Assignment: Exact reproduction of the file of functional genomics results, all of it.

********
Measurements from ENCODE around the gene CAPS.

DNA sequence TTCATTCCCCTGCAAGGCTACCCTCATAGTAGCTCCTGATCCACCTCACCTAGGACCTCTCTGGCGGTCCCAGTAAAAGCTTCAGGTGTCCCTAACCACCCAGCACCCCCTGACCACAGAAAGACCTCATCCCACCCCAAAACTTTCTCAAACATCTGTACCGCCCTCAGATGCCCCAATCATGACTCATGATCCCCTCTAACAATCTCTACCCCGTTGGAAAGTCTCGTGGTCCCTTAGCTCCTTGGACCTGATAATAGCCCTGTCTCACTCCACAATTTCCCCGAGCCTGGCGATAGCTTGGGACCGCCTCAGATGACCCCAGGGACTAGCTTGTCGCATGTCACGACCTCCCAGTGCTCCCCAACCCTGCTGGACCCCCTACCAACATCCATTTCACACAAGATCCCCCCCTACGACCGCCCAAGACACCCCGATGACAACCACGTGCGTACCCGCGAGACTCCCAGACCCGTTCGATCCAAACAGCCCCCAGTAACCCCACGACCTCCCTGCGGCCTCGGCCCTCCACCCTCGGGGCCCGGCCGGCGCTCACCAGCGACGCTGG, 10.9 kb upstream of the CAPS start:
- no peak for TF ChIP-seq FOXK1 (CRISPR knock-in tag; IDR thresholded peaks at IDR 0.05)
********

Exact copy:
Measurements from ENCODE around the gene CAPS.

DNA sequence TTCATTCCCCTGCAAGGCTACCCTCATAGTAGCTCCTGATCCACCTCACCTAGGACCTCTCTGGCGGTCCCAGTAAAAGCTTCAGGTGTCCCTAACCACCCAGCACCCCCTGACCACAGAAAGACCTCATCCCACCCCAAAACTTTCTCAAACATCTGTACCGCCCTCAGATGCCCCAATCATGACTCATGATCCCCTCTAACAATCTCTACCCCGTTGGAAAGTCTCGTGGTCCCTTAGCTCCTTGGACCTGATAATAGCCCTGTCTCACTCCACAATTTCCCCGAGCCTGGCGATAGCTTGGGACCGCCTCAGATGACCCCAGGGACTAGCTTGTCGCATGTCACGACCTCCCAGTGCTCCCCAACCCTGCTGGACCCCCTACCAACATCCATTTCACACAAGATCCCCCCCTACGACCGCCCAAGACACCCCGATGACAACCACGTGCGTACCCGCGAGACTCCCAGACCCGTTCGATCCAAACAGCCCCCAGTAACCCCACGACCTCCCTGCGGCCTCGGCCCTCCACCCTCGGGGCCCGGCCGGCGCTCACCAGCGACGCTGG, 10.9 kb upstream of the CAPS start:
- no peak for TF ChIP-seq FOXK1 (CRISPR knock-in tag; IDR thresholded peaks at IDR 0.05)